We started with a drive up the eastern coast of Skye toward the Quiraing, and watched the sun break through the clouds to the east, kiss the water and turn it silver. On the horizon, rows of mountains faded into lighter and lighter shades of blue.

Old Man of Storr

We drove by the legendary Old Man of Storr, an unusual rock formation jutting up from the hillside, which can be seen for miles and miles. When surrounded by these kinds of things, one begins to understand why the Scots so easily believe in fairies and sprites.

Kilt Rock

Next stop: Kilt Rock. Just look.

Gorgeous right? These pics were a favorite among family and friends on social media. Some day I would love to see these cliffs from the water, but for now this will do.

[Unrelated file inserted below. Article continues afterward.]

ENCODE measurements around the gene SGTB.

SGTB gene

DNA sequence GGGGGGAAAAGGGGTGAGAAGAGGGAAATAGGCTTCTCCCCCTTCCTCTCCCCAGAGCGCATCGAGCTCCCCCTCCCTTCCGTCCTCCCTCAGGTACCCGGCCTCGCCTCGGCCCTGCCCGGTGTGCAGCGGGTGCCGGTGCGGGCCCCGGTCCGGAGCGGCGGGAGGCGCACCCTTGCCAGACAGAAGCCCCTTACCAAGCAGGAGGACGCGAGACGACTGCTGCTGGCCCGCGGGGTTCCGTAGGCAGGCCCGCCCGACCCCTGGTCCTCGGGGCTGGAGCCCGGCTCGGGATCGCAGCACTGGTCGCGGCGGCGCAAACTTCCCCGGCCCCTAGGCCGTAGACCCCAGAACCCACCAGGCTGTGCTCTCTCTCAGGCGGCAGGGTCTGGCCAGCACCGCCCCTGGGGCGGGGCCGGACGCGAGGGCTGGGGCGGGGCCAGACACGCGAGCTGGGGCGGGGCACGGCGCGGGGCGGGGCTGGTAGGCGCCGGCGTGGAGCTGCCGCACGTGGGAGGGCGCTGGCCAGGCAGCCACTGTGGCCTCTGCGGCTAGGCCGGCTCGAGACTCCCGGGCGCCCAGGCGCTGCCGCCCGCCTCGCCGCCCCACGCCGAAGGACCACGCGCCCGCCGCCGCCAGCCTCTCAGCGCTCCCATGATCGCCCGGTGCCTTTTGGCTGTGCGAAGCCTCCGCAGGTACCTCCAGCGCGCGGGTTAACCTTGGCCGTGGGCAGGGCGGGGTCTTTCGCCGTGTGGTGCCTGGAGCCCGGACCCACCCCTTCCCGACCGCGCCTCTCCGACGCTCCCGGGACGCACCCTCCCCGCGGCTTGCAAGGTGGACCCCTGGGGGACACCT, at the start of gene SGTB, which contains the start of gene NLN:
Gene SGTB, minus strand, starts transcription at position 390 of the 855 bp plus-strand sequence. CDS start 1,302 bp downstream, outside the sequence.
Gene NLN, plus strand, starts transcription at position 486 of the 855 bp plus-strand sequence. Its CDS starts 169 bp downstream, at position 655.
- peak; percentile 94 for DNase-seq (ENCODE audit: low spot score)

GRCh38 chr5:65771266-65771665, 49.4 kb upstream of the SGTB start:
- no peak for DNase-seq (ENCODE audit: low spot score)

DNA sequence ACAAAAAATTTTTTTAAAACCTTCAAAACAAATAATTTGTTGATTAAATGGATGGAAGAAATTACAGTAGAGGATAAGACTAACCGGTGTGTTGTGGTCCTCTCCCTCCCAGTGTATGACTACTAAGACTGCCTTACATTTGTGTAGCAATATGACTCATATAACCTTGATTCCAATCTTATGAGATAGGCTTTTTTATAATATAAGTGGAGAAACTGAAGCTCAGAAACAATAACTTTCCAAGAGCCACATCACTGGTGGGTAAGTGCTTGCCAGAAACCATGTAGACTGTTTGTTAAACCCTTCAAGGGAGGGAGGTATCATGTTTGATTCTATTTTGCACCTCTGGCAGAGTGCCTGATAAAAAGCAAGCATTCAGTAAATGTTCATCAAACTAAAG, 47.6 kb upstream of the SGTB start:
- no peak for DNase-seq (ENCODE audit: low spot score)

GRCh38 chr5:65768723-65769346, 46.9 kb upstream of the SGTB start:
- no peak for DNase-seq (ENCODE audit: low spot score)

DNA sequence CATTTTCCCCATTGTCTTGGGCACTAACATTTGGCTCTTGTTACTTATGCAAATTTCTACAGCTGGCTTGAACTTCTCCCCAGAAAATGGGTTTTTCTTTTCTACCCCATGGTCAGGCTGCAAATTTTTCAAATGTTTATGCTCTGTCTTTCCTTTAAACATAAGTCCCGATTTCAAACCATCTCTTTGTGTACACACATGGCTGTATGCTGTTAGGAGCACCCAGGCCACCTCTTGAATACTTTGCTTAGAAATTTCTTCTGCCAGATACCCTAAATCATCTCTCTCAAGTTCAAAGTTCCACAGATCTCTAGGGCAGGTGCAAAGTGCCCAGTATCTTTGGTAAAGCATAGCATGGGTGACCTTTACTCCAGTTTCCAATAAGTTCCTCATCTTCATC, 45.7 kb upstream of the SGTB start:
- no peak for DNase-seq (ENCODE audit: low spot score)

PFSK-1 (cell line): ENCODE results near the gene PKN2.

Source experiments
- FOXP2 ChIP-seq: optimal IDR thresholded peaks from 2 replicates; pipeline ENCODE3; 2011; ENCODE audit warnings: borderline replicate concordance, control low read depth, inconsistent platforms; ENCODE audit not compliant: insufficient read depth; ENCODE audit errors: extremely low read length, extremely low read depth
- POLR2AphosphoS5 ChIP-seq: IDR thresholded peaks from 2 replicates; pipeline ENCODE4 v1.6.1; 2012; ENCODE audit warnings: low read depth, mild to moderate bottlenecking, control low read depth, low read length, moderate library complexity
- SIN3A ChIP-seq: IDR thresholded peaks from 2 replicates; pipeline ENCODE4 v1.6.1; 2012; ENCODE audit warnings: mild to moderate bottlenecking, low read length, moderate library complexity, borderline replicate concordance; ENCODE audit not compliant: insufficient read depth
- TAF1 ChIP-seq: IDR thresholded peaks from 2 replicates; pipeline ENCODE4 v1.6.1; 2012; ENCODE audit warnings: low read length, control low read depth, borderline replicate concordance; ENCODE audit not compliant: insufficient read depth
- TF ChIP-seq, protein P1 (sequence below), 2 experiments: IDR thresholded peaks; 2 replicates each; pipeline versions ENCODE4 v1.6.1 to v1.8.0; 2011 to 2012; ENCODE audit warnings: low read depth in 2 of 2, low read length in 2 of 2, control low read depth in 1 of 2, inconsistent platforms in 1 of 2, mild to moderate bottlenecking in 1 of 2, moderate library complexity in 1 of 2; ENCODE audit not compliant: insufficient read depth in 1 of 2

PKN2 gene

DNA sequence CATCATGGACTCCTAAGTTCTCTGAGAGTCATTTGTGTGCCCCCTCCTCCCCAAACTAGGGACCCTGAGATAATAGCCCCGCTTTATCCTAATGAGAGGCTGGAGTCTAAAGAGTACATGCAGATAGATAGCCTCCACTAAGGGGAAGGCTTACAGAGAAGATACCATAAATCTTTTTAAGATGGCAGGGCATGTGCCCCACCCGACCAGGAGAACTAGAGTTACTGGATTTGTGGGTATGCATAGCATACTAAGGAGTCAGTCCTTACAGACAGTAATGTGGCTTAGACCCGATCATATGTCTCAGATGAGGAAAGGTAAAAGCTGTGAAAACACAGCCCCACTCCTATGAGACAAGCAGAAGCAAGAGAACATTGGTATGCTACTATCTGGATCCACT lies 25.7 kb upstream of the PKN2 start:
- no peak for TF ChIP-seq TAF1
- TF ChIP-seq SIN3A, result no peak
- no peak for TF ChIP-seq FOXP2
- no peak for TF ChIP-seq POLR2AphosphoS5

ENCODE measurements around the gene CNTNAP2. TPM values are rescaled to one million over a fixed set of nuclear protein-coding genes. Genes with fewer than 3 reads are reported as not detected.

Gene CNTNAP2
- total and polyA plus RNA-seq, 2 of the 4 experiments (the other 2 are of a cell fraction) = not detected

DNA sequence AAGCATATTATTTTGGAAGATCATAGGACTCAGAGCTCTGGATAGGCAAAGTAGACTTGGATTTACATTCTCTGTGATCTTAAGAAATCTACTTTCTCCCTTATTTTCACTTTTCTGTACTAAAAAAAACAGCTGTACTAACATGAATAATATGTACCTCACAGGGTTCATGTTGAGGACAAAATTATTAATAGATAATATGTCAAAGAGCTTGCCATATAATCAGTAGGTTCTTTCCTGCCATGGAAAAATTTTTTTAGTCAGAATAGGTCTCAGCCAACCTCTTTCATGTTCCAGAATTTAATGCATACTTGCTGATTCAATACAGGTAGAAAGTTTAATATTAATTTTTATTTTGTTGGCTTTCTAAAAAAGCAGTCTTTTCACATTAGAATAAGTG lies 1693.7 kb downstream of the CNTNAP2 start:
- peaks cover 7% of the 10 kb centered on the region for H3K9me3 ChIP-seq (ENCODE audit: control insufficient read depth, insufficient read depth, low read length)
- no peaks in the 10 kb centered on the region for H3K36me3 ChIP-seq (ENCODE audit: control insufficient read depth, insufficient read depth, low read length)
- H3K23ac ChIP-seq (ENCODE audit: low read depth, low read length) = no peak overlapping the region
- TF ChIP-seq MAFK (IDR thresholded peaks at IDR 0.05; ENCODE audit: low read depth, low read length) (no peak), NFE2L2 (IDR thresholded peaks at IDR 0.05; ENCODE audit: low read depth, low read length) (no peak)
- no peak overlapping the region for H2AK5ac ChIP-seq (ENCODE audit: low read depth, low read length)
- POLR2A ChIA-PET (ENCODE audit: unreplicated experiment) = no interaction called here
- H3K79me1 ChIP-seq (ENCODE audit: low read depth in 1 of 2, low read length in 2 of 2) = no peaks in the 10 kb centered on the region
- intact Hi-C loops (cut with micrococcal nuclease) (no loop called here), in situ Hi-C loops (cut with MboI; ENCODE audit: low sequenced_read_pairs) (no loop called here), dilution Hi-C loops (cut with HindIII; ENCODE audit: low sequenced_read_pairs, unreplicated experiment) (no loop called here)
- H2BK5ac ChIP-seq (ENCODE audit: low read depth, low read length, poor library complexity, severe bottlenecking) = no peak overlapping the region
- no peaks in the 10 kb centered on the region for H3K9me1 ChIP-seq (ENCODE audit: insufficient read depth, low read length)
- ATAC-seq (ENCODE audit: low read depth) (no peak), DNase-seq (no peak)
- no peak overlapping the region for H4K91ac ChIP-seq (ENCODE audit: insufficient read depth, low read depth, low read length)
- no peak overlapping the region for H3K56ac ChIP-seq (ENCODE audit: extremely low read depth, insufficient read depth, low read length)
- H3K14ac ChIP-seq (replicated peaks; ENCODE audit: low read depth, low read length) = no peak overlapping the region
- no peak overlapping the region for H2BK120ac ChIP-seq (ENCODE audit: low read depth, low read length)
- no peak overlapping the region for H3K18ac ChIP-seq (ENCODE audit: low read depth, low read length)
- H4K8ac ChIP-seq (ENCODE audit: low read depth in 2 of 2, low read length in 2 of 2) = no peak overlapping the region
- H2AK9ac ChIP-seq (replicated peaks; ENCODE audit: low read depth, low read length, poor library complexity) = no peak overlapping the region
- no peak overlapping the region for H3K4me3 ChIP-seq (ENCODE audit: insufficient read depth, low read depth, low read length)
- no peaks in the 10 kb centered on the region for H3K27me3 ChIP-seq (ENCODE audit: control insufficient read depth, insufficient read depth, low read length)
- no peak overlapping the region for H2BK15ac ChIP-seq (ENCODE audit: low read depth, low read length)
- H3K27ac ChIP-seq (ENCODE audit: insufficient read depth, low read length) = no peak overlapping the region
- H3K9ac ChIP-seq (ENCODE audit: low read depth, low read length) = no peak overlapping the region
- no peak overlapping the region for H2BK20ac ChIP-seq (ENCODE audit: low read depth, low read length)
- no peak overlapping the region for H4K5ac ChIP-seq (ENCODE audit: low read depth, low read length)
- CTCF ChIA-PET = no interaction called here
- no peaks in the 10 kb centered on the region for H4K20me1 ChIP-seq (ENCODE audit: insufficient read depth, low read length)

The Quiraing

We didn’t have a lot of time to dilly-dally (I’m going to claim that’s a term a picked up in the UK) because we wanted to walk the Quiraing, and apparently, with one single lane road in and out, the place gets a little crazy between 10am and 4pm. And remember…we were driving the Red Dragon. So onward and upward we went.

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Scotland Road Trip | Day 10, Mysterious Cargo, the Isle of Skye & Faerie Glen

I find myself putting off these last few posts. Partly because the vacation glow has almost entirely faded, and I’m fully back to what we know as “the grind”. But mostly, I think, because I feel completely, wholly, entirely, incapable of conveying to you the beauty and wonder of this place known as the Isle of Skye.

On the Way